Low-Budget, High-Quality Research
The major research thrust of the International Potato Center is to
collect, preserve and develop the many varieties of the potato, Peru's
national treasure. The fruits of that labor are distributed worldwide,
especially to developing nations that can make quick use of the crop.
However, I soon realized the CIP potato breeding program was flawed. Germ plasm
-- seeds, tubers and other parts that give rise to new plants -- was being
shipped around the world in more or less a shotgun approach rather than according
to concrete information on climatic zones or producers' needs. To fulfill its
mandate, CIP needed a lot more information on potatoes -- their agro-ecological
zones, diseases, pests, markets and types of producers.
Ideally, that information would be logged on a global, computer-aided reference
work that research scientists, agricultural policy makers and farmers could
use to make better-informed decisions.
They soon will have one. The World Geography of the Potato, scheduled
to be published in 1995, includes data on everything from the history of its
introduction in a particular country to how spuds fit into a nation's cuisine.
In short, the book, which also will be available via a computerized, relational
data file, contains almost anything you'd ever want to know about a potato
plus things you'd never even think to ask.
But our potato geography research didn't start with such big aspirations.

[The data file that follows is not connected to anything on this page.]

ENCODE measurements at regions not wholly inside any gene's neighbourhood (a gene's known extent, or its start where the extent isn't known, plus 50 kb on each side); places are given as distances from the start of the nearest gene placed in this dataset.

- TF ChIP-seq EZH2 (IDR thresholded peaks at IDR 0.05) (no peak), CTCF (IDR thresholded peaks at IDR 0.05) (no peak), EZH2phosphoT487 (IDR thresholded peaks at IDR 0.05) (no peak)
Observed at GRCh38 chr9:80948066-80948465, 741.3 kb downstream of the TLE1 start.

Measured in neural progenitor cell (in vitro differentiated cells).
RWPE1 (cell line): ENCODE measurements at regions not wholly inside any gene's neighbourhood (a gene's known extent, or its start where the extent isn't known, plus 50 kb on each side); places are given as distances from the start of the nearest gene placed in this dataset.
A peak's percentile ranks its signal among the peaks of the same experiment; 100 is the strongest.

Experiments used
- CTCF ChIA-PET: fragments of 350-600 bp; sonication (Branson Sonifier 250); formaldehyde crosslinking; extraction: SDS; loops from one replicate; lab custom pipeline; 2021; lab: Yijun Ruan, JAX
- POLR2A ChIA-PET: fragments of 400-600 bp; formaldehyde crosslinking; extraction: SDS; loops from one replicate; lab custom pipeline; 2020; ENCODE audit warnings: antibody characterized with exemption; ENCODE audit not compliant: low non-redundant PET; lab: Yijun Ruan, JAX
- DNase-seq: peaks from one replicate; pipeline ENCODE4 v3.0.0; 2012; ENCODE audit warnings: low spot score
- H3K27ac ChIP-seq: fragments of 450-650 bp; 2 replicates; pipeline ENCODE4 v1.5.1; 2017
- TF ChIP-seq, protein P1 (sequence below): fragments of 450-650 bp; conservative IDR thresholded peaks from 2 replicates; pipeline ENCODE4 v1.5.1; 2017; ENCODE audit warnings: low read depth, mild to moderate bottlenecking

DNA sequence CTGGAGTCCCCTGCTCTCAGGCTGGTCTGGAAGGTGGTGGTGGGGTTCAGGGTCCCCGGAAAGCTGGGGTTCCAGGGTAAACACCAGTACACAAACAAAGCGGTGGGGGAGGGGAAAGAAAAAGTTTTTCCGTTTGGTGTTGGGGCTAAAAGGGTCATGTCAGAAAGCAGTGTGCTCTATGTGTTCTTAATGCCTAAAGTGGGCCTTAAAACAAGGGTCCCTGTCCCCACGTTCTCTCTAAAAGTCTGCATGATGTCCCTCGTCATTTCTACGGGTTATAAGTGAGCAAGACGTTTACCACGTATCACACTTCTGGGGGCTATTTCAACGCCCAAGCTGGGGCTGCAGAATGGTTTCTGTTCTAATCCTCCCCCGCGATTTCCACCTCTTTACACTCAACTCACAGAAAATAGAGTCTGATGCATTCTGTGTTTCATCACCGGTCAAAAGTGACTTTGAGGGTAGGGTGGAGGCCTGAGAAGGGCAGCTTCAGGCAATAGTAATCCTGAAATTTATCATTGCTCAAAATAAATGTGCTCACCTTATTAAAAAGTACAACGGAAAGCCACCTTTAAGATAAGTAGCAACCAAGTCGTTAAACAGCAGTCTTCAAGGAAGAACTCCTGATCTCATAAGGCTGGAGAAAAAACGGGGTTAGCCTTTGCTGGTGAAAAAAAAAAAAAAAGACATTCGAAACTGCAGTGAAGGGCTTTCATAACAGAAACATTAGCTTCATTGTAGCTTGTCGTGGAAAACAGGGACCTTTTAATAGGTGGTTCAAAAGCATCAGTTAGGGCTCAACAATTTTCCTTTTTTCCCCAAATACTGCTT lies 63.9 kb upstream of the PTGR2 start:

In fact, it was pretty "small potatoes" as research projects
go. The project began as a small-scale, low-budget effort, quite literally
with a single
file drawer and a collection of notebooks.
Like most non-profit groups, the center was under the gun from donors and others
to justify its allocations on research programs, so the project initially received
no funding. I started slowly and simply, even though my long-term goal -- to
develop maps of potato production throughout the world -- was ambitious.
The first step was to collect data on the precise conditions under which potatoes
were being grown. Specifically, I needed to know when and where potatoes were
planted and harvested, how they were cultivated, the kinds and severity of
pests and diseases at each location, and post-harvest storage and distribution
Together with my Peruvian assistant, who was permitted to work part-time on
the project, we established the International Potato Reference Files. With
these files, we began to determine where potatoes were being farmed around
the globe and correlate potato cultivation with climate. Later these files
would form the basis of potato cultivation maps.
Despite the official-sounding name, the files were hardly auspicious. Folders
were labeled with names of developing countries known to grow a significant
amount of potatoes -- from Albania to Zimbabwe. These folders then were placed
in the bottom drawer of the only filing cabinet in my office. Our approach
was also low-key because biological scientists and CIP research managers alike
typically regard reference file activity as "just another social scientist
accumulating tons of information with no practical use."
The best way to tackle the problem was to adapt research methods used by anthropologist
George Peter Murdock. In the 1940s Murdock classified and compared the world's
human societies by systematically organizing available information on 330 groups
of people into 700 subject categories -- technology, social patterns, economics,
language, food production, etc. By the early '60s, he was using a computer